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Minneapolis City Council Now Unlikely To Defund Police After ‘Momentum Slows’ On Proposal

Minneapolis City Council Now Unlikely To Defund Police After ‘Momentum Slows’ On Proposal
TOPSHOT - Protesters march across the Brooklyn Bridge over the death of George Floyd by Minneapolis Police during a Juneteenth rally in New York on June 19, 2020. - The US marks the end of slavery by celebrating Juneteenth, with the annual unofficial holiday taking on renewed significance as millions of Americans confront the nation's living legacy of racial injustice. (Photo by Bryan R. Smith / AFP) (Photo by BRYAN R. SMITH/AFP via Getty Images)Minneapolis City Council members are now begrudgingly admitting that momentum has “slowed” on plans to defund the city’s police department and replace it with a “community-oriented” law enforcement solution, and it’s not likely the effort — backed largely by far-left progressive council members — will result in any movement on the issue.
The Minneapolis City Council immediately voted to dismantle and replace the Minneapolis Police Department after a video went viral showing Minneapolis police officers arresting and, eventually kneeling on the neck of George Floyd, who later died in their custody. The incident sparked national outrage and vast anti-police brutality and anti-racism marches that still continue in some cities.The Minneapolis Star-Tribune reports that the abolition movement quickly fell apart after the city’s Charter Commission blocked a plan to put the proposal on the November ballot citing, as The Daily Wire reported last month, the City Council’s failure to complete a plan for replacing the police department with another law enforcement arm. The Charter Commission excoriated the council over its lack of foresight, and its inability to elaborate on a plan for a “holistic, public health-oriented” approach to policing.
And although some city council members were quick to suggest that wanting to keep police around to prevent violent crime was a form of “privilege,” city residents, finding themselves in the midst of a dramatic spike in violent crime, are certainly more hesitant, the paper suggests, to abolish the city’s law enforcement division.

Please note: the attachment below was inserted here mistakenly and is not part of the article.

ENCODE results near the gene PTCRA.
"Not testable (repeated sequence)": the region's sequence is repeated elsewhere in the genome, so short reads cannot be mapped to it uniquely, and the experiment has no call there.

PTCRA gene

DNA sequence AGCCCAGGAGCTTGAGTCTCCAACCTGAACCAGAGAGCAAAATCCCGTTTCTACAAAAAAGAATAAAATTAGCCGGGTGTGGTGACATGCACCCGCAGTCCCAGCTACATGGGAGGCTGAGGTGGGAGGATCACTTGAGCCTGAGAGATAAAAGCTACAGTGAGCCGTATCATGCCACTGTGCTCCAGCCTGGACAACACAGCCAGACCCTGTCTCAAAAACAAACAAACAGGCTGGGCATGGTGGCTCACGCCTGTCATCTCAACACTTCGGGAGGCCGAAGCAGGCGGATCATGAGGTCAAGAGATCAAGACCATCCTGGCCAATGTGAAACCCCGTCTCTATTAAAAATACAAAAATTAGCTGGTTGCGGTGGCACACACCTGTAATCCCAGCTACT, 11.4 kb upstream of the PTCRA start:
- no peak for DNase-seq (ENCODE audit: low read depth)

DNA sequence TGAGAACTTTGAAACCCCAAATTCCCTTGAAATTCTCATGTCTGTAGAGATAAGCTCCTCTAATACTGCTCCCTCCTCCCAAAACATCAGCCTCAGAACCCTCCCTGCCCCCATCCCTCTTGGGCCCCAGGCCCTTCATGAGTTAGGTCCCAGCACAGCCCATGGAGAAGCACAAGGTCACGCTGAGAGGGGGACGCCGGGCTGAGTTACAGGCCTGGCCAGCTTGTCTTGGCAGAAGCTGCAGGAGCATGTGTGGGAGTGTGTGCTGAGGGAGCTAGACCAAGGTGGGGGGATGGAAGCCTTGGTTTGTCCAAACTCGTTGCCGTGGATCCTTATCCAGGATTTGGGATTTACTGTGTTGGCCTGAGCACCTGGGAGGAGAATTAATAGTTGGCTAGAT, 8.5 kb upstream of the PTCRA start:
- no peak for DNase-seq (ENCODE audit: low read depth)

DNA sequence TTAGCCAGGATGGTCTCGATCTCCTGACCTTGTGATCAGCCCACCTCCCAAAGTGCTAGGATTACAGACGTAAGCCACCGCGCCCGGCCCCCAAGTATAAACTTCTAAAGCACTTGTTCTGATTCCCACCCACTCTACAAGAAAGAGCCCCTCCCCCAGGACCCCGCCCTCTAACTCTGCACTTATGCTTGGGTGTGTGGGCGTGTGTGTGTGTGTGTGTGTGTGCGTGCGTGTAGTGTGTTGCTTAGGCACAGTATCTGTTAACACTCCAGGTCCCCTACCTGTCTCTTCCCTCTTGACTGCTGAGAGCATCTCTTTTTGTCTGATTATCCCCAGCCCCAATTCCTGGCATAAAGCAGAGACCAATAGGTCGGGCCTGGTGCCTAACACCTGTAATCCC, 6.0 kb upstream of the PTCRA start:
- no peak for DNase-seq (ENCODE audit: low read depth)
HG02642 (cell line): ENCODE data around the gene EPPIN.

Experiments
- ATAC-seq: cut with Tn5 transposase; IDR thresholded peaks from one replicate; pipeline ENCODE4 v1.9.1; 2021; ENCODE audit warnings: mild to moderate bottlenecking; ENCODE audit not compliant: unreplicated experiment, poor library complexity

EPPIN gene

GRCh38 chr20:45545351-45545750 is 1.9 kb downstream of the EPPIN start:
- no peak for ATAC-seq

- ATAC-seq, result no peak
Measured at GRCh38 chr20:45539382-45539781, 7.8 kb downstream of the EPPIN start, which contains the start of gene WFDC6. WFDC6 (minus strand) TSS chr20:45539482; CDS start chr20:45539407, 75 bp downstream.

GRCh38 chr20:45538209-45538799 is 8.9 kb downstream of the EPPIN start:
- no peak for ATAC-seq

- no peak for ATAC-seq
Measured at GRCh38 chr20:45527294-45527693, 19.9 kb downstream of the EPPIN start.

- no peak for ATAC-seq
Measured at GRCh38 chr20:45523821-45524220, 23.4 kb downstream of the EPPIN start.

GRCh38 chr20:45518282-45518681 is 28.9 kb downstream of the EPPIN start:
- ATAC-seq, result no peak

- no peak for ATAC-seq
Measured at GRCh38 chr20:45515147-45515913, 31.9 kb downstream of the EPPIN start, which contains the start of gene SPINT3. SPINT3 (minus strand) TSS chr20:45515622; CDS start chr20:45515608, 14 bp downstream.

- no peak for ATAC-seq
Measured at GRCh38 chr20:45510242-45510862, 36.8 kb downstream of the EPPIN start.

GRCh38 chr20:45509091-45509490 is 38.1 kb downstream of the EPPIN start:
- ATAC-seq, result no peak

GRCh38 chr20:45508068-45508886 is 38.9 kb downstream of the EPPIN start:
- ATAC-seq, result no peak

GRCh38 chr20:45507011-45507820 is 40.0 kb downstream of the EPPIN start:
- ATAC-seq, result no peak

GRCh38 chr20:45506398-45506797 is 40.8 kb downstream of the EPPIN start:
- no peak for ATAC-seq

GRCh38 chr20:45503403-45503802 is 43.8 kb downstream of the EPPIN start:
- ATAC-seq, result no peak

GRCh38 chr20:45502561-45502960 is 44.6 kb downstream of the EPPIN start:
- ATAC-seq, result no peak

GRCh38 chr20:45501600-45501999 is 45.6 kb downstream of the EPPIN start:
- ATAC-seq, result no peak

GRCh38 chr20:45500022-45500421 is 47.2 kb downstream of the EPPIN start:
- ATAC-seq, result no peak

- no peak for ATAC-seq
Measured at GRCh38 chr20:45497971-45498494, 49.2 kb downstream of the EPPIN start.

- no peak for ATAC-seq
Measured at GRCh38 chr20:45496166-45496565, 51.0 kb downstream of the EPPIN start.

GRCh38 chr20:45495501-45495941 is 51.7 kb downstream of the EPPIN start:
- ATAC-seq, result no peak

“The Minneapolis City Council’s resolve to end the city’s police department has lost momentum, the result of the failure to get the question before voters in November and council members’ diverging ideas on the role of sworn officers in the future,” the Star-Tribune reported Tuesday. “In the three months since nine council members pledged to end the department following George Floyd’s killing, the city has experienced a surge in violent crime, another night of unrest and blowback from residents who felt they had been left out of the initial conversations about change.”
“Some council members have remained consistent in their statements about policing,” the outlet noted, “while others have softened their rhetoric, saying now that they do envision officers as part of any revamping of public safety.”
Even the City Council member, Liza Bender, who was quick to suggest that wanting protection from crimes like burglary was a form of “privilege” is now recanting, telling the Minneapolis Star-Tribune that the plan to dismantle and replace the Minneapolis Police Department is more “complicated” than she initially presumed.
“I think when you take a statement and then move into policy work, it gets more complicated,” Bender said.
Activists are disappointed, they tell the Star-Tribune, but do realize that, perhaps, the complete abolition of police was a lofty goal.
Minneapolis is still recovering from the aftermath of riots and looting that took place following Floyd’s death. The city anticipates paying out for hundreds of millions of dollars in damages to some of the area’s hardest-hit communities.

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